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From the Hootoo archive. Originally published June 13th 2002:

A conversation, c.1980 :

Me:Dad, dad! Can we go to the pictures?’

My Father:Why, what’s on?

Me:The new Spider-Man film!

[This was actually Spider-Man: The Dragon’s Challenge, a Spidey-versus-evil-kung fu American TV movie starring Nicholas Hammond that somehow got itself a theatrical release in the UK.]

My Father:What does Spider-Man do in it?

Me:He climbs up buildings, throws his web over people, slides down a lift shaft! It looks great!

My Father:Oh, I suppose so…

A conversation, c.2002 :

My Father:Hey, hey! Let’s go to the pictures!

Me:Why, what’s on?

My Father:The new Spider-Man film!

Me:What does Spider-Man do in it?

My Father:He climbs up buildings, throws his web over people –

Me:Does he slide down a lift-shaft?

My Father:Not in the trailer I saw. Can we go? Can we can we can we?

Me: (remembering the rubbish Hammond film and feeling rather guilty about forcing him to see it) ‘Oh, I suppose so…

Well, there’s the cycle of the generations writ large for you. Actually I needed no persuasion whatsoever to go and see this movie: one of the most exciting and overdue developments in mainstream cinema over the last few years has been that Marvel Comics and their characters have finally begun to punch their weight on the big screen: recently we’ve had Men in Black, Blade, and X-Men, and within the next year we’ll see Ben Affleck in Daredevil and Ang Lee’s take on the Hulk. And obviously, a Spider-Man movie, done right, has the potential to be a fantastic movie.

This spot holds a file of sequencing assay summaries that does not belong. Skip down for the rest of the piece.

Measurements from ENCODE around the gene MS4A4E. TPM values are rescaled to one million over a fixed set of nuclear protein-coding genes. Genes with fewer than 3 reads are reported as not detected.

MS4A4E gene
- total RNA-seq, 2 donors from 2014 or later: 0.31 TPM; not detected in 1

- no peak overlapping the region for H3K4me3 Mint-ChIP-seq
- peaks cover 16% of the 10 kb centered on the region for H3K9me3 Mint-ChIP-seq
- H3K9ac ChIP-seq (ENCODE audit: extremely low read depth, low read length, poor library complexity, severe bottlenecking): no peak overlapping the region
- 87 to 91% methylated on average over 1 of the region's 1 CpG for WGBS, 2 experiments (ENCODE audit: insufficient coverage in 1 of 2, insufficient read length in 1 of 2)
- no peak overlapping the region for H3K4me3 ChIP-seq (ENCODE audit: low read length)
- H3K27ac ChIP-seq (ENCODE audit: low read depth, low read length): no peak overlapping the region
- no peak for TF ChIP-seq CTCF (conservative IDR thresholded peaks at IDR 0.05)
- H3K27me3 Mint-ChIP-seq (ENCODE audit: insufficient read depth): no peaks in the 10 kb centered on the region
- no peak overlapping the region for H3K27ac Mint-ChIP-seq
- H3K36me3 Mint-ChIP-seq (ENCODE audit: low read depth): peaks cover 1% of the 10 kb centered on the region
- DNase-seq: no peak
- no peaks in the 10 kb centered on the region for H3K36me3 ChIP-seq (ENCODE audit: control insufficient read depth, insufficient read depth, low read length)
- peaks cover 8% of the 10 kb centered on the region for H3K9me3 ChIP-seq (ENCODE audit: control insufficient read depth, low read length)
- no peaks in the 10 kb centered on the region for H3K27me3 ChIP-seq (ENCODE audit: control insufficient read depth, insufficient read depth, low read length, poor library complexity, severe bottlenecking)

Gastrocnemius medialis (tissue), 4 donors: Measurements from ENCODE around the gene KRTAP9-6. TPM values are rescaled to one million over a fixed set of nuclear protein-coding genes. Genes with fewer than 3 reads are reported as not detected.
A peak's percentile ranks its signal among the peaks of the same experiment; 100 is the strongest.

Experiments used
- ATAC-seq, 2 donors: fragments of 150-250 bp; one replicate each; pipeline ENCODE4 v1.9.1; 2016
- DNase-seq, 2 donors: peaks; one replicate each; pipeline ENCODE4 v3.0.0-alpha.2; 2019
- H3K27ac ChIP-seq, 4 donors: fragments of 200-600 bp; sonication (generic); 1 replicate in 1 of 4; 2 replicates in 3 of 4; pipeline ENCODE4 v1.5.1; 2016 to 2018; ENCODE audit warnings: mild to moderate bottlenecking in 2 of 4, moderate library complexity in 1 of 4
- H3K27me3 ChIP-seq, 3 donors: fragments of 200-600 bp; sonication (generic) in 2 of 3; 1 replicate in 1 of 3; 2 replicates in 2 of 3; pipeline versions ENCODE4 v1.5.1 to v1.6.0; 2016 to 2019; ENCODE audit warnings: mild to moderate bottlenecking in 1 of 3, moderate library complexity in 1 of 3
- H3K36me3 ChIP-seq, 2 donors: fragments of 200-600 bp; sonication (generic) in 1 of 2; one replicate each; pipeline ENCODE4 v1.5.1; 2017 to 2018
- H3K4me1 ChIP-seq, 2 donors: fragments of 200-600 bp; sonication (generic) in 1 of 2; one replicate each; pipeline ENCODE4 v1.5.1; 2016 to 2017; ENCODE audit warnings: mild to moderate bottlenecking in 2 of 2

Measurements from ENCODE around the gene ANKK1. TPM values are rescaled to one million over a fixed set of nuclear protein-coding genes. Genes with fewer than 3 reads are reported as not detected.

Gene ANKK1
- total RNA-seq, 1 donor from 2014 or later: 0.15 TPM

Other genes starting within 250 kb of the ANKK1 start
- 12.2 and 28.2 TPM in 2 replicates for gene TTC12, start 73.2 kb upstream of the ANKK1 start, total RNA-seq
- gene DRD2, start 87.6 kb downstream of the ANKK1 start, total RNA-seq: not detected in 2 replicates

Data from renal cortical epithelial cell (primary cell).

Sam Raimi’s film falls roughly into two acts. The first of these is the story of overlooked nerd Peter Parker (a tremendously likeable Tobey Maguire) whose life is transformed after he’s bitten by a genetically engineered spider. His delight and excitement as he discovers, one by one, the different powers this gives him is utterly irresistible, and the story is told with the same self-mocking humour that characterised the original comic-books. But along with the powers come responsibilities and drawbacks (not least Peter’s new inability to climb out of the bathtub unassisted) and Peter is in for a harsh lesson…

The Spider-Man origin story is the finest in all superherodom, essentially a fable concerning guilt and loss and redemption, and Raimi tells it near perfectly: so much so that you barely notice the radical re-conception of one of Spider-Man’s signature powers. The actual effects set-pieces are a long time coming but well worth the wait, and you really don’t mind such are the warmth of the performances and wit of the script.

Of course, every hero needs a villain to contend with and Spider-Man spends the second act of the film doing battle with the Green Goblin (Willem Dafoe, displaying a hitherto-unseen talent for manic hamming), a millionaire weapons designer driven insane by exposure to experimental performance-enhancing drugs. To be honest this part of the movie is slightly less impressive, being more formulaic superhero stuff. But the characterisation and energy continue unimpaired and the various bouts between hero and villain are visually startling. Most impressive of all is the ending, which isn’t your standard blockbuster fare, but is entirely in keeping with the source material.

Spider-Man is a treat: not only the most faithful and impressive comic-book adaptation yet, but a genuinely terrific film in its own right (much better than The Dragon’s Challenge, anyway), with great performances (apart from Maguire and Dafoe, Kirsten Dunst is great as the love interest, James Franco does a slow burn as Peter’s best friend and Cliff Robertson is just right as Spidey’s Uncle Ben), fantastic visuals, and a wonderful script from David Koepp. Hugely entertaining and pretty much not to be missed – go see! Go see!

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From the Hootoo archive. Originally published July 22nd 2004: